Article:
It is thus nearly impossible for government officials to estimate just how many such â€˜illegalâ€™ unions are taking place, or to dissolve contracts that entail nothing more than the presence of a religious person and witnesses for the bride and groom.
Some advocates like Intezar believe the problem can be rectified by following the example of the Sindh province, whose amendment of the 1929 Act upped its punitive power to include a three-year non-bailable prison term and a 450-d0llar fine for offenders.
He thinks setting 16 as the official marriage age â€“ the same age at which Pakistanis receive their Computerised National Identity Cards (CNICs) â€“ will make it easier for law enforcement officials to take action against those responsible for marrying off young children.
The government, he says, must also take steps to ensure timely birth registrations as millions spend lifetimes without any documentary proof of their existence.
Tradition trumps law enforcement
But for Sher Ali, a social activist based in the same city as Umraniâ€™s family, a single law will not suffice to clamp down on a centuries-old practice that serves multiple purposes within traditional Pakistani society.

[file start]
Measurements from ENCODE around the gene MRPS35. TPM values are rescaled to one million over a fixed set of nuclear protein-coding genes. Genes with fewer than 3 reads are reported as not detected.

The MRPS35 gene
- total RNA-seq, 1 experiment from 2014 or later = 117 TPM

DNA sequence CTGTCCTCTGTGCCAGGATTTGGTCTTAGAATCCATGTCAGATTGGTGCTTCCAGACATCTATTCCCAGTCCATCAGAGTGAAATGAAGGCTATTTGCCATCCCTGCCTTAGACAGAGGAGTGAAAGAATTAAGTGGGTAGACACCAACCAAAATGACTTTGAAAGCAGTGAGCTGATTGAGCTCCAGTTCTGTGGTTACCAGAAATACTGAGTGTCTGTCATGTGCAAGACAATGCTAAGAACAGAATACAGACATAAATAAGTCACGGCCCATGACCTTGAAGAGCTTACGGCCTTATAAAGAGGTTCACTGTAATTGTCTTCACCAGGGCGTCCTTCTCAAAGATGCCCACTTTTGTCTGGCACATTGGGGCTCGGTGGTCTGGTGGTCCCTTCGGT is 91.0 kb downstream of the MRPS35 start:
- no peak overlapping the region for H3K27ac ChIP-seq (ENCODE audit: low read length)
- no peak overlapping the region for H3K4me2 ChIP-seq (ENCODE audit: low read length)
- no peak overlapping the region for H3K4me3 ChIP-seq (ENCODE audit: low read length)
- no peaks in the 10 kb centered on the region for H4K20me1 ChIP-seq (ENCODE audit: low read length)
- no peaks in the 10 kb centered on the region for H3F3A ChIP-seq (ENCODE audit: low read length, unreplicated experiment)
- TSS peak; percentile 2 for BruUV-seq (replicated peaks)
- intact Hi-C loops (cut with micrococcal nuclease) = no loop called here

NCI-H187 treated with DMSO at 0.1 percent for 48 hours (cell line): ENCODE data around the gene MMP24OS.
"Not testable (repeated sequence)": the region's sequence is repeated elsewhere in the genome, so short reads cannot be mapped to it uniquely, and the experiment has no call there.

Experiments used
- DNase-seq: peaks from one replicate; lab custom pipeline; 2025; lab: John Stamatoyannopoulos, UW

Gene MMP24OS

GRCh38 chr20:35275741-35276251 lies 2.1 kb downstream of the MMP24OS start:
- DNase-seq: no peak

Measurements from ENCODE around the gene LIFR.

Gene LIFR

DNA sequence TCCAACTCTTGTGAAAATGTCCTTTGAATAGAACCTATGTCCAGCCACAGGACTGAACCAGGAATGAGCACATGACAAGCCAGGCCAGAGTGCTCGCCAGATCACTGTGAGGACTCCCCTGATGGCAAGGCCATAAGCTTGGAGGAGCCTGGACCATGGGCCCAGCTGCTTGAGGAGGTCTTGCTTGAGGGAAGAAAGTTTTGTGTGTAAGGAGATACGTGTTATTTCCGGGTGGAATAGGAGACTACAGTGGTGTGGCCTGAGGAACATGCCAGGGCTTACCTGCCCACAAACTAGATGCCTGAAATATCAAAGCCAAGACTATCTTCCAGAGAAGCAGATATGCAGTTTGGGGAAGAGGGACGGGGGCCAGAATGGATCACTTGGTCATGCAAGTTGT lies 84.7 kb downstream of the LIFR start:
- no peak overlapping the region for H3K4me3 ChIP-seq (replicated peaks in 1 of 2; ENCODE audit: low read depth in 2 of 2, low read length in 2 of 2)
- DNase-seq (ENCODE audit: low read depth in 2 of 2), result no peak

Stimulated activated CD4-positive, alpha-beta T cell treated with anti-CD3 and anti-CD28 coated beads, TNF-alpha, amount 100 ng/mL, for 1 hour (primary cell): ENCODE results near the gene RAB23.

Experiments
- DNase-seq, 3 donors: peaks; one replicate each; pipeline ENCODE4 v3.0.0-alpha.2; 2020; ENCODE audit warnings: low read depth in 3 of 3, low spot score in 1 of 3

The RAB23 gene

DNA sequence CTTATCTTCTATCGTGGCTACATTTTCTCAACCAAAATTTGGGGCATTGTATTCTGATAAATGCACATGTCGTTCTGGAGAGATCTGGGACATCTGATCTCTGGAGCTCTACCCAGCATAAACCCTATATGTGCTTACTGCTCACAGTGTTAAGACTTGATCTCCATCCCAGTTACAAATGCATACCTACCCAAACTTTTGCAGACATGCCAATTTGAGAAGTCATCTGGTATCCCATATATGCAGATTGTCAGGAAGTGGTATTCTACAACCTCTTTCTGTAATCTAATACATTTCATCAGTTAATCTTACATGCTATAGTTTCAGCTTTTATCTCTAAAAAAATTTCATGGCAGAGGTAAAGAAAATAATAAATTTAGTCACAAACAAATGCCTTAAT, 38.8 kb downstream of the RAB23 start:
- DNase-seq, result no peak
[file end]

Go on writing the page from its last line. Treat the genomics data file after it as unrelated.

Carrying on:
For instance, he tells IPS, girls in rural areas are often given in marriage in order to settle disputes, or debts. Some are even â€˜promisedâ€™ to a rival before they are born, making them destined to a life of servitude for their husbandâ€™s family.
Various tribes also have different standards for determining an appropriate marriage age. For example, Sher explained, in some regions like the Southern Punjab, a girl is deemed ready for marriage and motherhood the day she can lift a full pitcher of water and carry it on her head.